Assuring France that Muslims feel responsible but not guilty
A voice for the silent majority of French Muslims calls for an Islamic reformation
Political advisor, business consultant and intellectual Hakim El Karoui: In July, he drafted an open letter published by the Journal du Dimanche. “We who are French and Muslim are ready to assume our responsibilities,” it began. The text was signed by 41 Muslim academics, business people, scientists and cultural figures, and was widely noted by media and politicians. Photograph: Matthieu alexandre/AFP/Getty Images
Hakim El Karoui was not predisposed to become a spokesman for the silent majority of French Muslims. “I never played the role of the minority kid from the kasbah,” he says over lunch in Paris. “What interested me was France, Europe, the Mediterranean.”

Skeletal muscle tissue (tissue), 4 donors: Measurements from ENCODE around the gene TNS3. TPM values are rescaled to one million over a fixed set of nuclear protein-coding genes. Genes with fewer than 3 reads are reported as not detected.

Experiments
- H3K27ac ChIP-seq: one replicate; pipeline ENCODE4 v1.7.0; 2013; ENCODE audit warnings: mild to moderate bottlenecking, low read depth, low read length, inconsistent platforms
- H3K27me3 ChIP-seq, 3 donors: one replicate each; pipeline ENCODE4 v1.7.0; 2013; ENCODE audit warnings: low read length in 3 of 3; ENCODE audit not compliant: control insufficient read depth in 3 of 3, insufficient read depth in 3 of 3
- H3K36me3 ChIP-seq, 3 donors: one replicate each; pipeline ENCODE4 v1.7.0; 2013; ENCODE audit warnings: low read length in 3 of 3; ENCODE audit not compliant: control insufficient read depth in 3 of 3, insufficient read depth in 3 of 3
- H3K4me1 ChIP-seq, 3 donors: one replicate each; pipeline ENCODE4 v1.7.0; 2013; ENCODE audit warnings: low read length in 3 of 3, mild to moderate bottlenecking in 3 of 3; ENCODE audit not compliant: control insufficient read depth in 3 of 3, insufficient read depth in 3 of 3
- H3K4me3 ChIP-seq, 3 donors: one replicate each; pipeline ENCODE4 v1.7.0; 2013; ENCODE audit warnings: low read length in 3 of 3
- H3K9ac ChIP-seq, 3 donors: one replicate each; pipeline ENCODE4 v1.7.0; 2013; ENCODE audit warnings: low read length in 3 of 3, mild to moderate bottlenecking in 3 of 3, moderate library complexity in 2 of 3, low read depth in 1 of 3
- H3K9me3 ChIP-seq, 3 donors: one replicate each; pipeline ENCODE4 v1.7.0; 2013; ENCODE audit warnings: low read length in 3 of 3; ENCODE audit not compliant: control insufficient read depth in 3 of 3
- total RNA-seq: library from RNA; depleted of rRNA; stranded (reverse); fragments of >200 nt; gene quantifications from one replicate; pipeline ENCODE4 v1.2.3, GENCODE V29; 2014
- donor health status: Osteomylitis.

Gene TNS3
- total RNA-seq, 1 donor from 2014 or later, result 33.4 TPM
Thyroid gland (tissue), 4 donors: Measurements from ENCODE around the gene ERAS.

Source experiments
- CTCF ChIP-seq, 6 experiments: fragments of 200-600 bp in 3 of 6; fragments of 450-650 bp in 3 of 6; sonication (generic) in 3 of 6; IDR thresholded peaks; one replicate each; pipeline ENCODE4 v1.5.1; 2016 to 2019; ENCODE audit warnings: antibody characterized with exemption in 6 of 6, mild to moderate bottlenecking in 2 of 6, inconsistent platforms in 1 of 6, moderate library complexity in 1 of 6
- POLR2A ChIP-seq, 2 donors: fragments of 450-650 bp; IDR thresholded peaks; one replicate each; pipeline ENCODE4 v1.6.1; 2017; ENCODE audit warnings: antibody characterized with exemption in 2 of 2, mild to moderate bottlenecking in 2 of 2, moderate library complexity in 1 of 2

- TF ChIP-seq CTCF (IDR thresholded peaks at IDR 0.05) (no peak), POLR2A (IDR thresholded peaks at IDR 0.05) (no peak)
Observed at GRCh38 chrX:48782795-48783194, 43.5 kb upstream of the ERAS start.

El Karoui’s Tunisian father and French mother were university professors. Now 45, he studied at the prestigious Lycée Henri IV and école Normale Supérieure, served as advisor to a conservative prime minister, then became an international business consultant.
At the same time, El Karoui built a reputation as a public intellectual. Twelve years ago, he founded the 21st Century Club, most of whose 300 members are of Arab, African and Asian origin. Four have become cabinet ministers.
Each year, members of the 21st Century Club tell close to 10,000 underprivileged youths how they succeeded in their chosen fields. “We are showing that success exists, both to immigrant youths and to the rest of society and the French elite,” El Karoui explains.
In keeping with French laïcité (state-enforced secularism), El Karoui rejects ethnic or religious distinctions. Has he ever encountered discrimination because of his Arab name? I ask. “But Hakim is a French name” he insists. “And Islam is a French religion. That’s the point.”